The Digest: The Spot

The Spot - Two burgers and chili fries

People are a fan of generalizations. Not only to group things, but to judge things as well (generalized puns intended here, dear reader). The word “good”, for example, is rarely used these days to define whether something is actually good or not. It’s a word of approval for the speaker, not only that their preferences have weight, but also to convey their preferences on the listener as well. As to whether the speaker has the authority to slap the “good” label on their subject… well, that’s up to the listener to judge as well. But most of the time we don’t have the authority, and thus we think the place is good and we go on with our lives just the same.

It’s no surprise that some of the most beloved places in the world have simple, unassuming names. A cursory glance of… well, any major metropolis across America reveals a gamut of restaurants, dives, liquor stores, bordellos, and drum circles that are called or referred to as “The Spot.” It’s a title and it’s a name. That leads to the question:

What does it take to really be “The Spot?”

Opened in 1914, on 389 Linden Avenue, this little seaside shack has been a favorite of locals, bikers, surfers and tourists alike. The Spot has proven staying power. It exists outside of the constant recycling of Los Angeles and the gentrified bohemia of the Bay. Located in Carpenteria, a seaside town ten miles south of Santa Barbara, it is a product of American automotive culture. It is a destination, kept in business by its idyllic location and consistently lip smacking food. The legend has grown out of weekend visitations from decades of enjoyment. This spot is tried and true. It encourages racing across freeways for the promise of an ocean breeze and a delicious meal. I have taken a lunch break just for a burger there. Too bad there was three hours of traffic on the way back.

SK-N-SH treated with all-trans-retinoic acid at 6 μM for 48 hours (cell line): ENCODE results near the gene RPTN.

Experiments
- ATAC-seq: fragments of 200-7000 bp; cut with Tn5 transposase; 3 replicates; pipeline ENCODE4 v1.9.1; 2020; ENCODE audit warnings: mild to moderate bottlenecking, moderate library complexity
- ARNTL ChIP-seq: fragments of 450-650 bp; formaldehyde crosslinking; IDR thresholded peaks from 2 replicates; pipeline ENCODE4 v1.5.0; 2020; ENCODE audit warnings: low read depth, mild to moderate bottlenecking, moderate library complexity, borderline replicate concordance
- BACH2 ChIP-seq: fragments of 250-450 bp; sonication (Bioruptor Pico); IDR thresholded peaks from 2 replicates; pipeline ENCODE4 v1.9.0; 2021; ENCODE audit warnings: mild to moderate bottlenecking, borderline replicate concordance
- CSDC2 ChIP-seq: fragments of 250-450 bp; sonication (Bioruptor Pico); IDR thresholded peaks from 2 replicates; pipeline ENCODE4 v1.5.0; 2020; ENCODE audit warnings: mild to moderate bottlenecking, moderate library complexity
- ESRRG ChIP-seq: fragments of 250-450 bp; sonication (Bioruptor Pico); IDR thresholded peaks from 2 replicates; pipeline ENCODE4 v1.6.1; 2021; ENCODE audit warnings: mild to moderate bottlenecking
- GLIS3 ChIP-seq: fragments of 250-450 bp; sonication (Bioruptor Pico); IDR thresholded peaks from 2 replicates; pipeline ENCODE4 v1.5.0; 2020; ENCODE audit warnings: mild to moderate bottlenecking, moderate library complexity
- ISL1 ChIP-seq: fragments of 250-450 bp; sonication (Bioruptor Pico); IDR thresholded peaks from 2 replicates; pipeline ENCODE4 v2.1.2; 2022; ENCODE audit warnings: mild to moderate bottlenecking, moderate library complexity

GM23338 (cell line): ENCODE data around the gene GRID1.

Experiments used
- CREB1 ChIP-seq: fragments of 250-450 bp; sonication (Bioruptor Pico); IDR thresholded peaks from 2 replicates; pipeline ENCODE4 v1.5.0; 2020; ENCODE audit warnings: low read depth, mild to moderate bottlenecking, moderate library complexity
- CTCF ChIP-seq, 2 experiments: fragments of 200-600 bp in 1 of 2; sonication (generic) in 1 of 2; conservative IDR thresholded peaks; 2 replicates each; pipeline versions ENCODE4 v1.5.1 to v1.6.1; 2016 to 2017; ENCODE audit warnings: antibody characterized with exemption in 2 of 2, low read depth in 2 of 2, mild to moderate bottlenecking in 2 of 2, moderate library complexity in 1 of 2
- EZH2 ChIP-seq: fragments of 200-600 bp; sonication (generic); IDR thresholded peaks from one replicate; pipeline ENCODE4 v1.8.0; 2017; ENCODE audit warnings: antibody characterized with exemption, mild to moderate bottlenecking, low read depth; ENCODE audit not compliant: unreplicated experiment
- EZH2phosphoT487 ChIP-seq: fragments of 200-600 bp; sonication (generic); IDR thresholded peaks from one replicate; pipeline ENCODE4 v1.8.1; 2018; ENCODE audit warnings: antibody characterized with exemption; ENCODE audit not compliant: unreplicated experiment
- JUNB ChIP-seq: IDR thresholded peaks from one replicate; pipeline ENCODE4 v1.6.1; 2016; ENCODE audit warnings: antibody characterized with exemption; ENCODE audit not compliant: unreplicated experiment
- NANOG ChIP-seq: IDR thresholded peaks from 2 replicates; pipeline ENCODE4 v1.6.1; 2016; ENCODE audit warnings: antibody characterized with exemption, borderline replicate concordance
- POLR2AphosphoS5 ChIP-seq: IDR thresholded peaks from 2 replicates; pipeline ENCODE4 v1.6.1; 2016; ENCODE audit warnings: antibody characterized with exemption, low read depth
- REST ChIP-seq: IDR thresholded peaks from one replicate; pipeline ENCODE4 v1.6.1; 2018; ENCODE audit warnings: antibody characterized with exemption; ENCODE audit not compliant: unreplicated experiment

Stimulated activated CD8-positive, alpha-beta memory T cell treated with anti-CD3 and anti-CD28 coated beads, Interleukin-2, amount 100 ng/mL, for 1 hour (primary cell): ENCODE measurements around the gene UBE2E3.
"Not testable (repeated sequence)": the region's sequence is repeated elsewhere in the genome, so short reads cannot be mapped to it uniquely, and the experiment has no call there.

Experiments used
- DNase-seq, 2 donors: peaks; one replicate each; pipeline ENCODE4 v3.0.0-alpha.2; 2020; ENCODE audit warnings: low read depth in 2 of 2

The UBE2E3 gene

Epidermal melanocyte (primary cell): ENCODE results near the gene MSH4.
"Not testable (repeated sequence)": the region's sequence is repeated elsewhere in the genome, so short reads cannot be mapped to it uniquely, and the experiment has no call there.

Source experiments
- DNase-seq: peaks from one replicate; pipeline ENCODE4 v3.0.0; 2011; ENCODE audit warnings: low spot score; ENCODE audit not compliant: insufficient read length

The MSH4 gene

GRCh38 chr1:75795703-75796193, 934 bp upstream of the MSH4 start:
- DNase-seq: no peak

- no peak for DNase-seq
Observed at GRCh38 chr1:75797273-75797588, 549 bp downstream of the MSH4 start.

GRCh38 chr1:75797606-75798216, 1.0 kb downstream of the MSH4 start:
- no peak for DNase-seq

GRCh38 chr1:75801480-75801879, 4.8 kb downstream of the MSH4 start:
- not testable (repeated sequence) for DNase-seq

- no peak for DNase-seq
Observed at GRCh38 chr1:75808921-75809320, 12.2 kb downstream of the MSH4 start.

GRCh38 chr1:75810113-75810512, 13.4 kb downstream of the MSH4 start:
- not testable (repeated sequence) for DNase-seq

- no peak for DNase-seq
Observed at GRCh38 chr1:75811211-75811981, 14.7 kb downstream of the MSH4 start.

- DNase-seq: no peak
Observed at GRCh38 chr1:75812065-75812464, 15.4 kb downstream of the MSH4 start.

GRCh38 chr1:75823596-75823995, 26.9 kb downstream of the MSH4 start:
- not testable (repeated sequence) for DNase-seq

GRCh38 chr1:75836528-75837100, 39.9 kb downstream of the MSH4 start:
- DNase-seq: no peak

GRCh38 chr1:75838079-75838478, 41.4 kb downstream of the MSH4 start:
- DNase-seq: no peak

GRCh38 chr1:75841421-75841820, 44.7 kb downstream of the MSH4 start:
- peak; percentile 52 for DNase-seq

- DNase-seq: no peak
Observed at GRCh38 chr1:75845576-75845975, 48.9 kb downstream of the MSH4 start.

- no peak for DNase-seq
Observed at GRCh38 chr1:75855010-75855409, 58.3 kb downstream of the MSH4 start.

The menu is a classic smattering of Californian roadside cuisine. Hamburgers, hot dogs, chili, and a variety of Mexican food are the staples of The Spot’s menu. Malts and shakes are available, as are root beer floats and “freezes”. Only several hundred feet from the Pacific, fish and chips, clam chowder, fish tacos, and fried clams or shrimp are all on the menu for your ocean fix. I loathe Americanized Mexican food (you won’t find me at a Rosa Mexicano, but will find me at Xoco), but this is the only place I will order a Chimichanga. While I am normally adventuresome in my dining exhibitions, this place, as you can tell, is a place I stay consistent. For my dining companion and I, this was all we needed: Chili fries, two burgers, a chocolate shake and a soda. I’ve been known to eat two, possibly three of these burgers in one sitting. But the ocean beckoned.

I should have bought one anyways so I could have eaten it while swimming.

In true Californian fashion, almost everything can take an upgrade. Bacon, avocado, and chili can be put on pretty much everything. And pastrami… well that can be put on anything there too. It’s a surfers dream, the perfect food after being in the water all day. You could – I haven’t, but I hope someone does – order a bacon, avocado, chili pastrami burger. I like the idea of a pastrami quesadilla, or a chili dog with pastrami on it.

Rumor has it that this was Julia Child’s favorite burger. This word-of-mouth assertion possibly has two originating points. First, Julia grew up in Pasadena, maybe venturing into Santa Barbara before she left for Smith College. Second, in her golden years, she lived in a retirement community several miles north of The Spot. It is possible she never visited The Spot until ten years ago, yet equally plausible she was there when it really was a shack. Regardless of when her lust for these burgers originated, I like to imagine that, for Julia, these burgers were exemplary of simple, fresh American food. Butter on the lightly toasted buns, juicy ground chuck, and fresh lettuce that snaps with each bite. The validity of the rumor feels inconsequential. Each swallow corroborates The Spot’s association with Julia.

So what does it take to really be the spot?
A little bit of local legend, a cult following, a great location, and some timeless food.

Or you could just be this spot.

The Spot
398 Linden Avenue, Carpinteria, California

Alec

July 13, 2011